Apex Muslim body silent on women contesting polls



 By Jehan Haniff


Female Muslim politicians are in a quandary as regards the forthcoming local government elections as the apex body of Muslim organisations had not yet made known its position on Muslim women contesting polls.


The government had decided to allow 25 per cent of the seats to females and the All Ceylon Jemmiyathul Ulama’s (ACJU) silence on the issue was puzzling, said a Muslim politician. He added that as a result Muslim women were at a distinct disadvantage.


A senior spokesperson for the Islamic Solidarity Front (ISF), admitted that aspiring Muslim women politicians were at a disadvantage compared to their counterparts.


"The ACJU has not made an announcement on important matters such as this," he emphasised.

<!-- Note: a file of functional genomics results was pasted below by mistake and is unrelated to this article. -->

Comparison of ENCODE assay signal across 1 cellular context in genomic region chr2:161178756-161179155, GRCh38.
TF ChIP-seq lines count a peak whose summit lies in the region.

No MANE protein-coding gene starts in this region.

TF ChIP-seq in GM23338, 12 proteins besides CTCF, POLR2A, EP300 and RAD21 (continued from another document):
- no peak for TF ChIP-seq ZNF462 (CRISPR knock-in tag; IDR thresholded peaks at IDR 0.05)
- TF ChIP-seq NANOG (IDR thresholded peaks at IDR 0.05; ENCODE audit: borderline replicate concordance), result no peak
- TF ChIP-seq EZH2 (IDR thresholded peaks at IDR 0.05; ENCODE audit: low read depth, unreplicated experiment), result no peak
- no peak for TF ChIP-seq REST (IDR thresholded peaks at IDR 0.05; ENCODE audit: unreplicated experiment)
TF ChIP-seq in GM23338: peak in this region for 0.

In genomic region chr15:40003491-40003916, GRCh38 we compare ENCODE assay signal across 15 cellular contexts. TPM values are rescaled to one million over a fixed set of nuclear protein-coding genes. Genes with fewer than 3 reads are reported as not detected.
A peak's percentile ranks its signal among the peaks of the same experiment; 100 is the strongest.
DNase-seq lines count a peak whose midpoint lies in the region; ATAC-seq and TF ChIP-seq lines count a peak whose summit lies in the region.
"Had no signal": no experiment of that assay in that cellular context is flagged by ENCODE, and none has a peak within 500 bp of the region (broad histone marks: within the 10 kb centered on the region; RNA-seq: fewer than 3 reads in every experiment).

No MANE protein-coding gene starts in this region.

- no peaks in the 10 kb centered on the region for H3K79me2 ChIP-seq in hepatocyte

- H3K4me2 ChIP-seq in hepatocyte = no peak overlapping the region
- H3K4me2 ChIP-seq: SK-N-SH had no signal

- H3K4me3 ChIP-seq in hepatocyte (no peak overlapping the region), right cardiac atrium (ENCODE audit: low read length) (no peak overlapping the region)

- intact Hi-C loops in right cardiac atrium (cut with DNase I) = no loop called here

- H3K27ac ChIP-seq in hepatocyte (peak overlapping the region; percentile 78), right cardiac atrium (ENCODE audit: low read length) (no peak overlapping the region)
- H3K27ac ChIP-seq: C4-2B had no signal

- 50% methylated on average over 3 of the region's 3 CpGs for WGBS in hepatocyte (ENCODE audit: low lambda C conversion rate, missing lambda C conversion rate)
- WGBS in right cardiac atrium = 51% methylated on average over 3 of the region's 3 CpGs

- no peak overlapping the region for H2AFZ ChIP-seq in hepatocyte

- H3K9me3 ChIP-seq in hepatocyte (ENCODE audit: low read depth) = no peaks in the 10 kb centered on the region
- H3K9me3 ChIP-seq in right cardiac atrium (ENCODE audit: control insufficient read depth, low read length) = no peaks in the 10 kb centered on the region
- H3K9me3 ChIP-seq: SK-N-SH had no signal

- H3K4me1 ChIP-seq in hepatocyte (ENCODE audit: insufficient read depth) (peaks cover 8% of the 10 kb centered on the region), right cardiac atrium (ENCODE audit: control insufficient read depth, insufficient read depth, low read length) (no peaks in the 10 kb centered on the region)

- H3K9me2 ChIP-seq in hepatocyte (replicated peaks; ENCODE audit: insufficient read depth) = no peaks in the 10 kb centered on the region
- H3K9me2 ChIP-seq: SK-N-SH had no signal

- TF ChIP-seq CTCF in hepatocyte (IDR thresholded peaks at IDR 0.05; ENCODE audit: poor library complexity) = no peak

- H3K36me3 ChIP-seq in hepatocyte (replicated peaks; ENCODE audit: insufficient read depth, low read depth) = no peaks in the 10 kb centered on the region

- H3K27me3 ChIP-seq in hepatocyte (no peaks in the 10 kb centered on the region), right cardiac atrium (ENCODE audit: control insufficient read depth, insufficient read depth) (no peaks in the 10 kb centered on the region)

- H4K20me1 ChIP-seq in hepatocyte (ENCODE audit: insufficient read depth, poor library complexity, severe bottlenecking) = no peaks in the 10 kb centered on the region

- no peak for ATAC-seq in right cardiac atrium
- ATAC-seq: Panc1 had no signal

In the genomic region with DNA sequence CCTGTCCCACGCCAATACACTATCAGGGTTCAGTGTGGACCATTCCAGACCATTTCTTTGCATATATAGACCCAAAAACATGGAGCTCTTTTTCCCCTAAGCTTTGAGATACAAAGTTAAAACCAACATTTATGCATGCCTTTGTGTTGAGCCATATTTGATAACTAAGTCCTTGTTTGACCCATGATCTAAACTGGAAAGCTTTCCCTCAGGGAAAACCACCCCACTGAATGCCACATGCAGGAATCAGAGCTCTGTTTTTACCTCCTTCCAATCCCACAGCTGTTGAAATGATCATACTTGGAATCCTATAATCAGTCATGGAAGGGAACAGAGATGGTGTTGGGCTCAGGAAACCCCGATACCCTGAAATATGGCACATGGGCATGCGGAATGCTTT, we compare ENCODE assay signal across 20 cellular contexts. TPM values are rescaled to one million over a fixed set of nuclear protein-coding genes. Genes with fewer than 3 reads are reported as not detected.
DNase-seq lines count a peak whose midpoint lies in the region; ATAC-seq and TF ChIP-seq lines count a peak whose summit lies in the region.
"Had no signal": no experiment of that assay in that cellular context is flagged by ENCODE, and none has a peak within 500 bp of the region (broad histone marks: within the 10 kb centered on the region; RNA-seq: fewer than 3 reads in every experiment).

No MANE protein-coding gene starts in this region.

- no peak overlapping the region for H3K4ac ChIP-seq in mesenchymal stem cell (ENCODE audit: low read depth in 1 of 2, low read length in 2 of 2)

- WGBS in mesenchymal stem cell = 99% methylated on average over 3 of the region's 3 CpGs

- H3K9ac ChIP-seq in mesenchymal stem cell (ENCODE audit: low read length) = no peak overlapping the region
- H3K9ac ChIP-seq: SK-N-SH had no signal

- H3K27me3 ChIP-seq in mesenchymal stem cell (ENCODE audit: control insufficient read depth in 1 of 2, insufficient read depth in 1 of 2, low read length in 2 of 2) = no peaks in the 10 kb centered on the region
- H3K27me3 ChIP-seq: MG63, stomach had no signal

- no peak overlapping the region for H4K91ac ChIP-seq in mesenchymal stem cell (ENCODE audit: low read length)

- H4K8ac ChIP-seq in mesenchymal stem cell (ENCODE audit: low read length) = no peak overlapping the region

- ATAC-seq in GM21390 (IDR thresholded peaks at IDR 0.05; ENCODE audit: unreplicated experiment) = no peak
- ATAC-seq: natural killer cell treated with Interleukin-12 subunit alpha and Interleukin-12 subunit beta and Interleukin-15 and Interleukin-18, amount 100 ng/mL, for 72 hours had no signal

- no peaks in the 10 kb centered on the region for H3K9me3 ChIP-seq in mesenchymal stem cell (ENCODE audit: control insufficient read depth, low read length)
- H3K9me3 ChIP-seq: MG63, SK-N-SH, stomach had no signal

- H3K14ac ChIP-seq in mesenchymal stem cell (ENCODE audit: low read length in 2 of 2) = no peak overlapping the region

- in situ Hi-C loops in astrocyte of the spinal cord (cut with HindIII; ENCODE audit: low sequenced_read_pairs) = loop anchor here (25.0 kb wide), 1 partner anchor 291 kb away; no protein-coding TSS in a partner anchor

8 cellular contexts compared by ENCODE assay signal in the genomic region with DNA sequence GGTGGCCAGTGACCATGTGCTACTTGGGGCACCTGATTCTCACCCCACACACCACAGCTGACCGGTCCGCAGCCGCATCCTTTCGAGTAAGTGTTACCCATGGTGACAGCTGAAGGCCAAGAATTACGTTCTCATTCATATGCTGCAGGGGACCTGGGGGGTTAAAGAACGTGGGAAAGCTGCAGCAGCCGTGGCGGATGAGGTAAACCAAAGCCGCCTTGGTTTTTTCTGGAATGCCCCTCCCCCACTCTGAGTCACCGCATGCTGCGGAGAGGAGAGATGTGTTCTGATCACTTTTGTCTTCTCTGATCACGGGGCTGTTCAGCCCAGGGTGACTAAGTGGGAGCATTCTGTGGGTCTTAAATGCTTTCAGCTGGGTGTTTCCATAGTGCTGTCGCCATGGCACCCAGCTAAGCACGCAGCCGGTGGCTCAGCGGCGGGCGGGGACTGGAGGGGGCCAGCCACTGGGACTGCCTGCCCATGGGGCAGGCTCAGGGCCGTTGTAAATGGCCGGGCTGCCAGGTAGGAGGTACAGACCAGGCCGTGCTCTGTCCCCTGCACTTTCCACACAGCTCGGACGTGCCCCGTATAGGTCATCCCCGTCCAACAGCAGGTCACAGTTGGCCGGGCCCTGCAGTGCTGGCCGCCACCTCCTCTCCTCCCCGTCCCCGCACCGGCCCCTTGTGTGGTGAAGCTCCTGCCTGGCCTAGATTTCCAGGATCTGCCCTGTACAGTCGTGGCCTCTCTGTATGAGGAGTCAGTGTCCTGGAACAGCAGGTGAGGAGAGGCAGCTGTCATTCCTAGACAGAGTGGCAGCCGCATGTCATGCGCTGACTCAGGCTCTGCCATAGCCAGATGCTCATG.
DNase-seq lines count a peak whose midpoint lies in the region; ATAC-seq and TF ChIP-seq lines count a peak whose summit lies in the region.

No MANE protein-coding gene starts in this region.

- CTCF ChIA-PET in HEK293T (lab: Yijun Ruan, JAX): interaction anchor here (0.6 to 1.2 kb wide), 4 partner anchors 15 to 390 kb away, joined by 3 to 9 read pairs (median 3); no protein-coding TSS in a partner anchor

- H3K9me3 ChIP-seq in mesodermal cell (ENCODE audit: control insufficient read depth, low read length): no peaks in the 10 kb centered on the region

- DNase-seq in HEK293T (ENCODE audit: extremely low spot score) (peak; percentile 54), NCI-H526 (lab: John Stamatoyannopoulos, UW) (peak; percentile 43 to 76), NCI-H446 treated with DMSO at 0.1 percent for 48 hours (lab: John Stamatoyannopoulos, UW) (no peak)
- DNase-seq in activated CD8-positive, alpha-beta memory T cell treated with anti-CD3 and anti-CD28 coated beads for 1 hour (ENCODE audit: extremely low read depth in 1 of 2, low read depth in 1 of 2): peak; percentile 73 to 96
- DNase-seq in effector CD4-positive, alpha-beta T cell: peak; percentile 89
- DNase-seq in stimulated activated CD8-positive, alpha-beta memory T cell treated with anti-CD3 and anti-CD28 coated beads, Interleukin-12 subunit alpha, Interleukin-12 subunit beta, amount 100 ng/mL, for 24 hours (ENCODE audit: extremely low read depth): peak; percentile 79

Last year, Muslim women in Saudi Arabia had taken part in municipal elections for the first time, the Chairman said, adding that there were a higher percentage of Muslim women serving in the Saudi Shura Council than in the US Congress."


Our attempts to contact the spokesman for the ACJU to obtain his views were in vain.


In December 2015, Prime Minister Ranil Wickremesinghe assured in Parliament that twenty five per cent of all the elected representatives of the local government institutions would be women.


 
 
 
 
 
 
 
 
 
 
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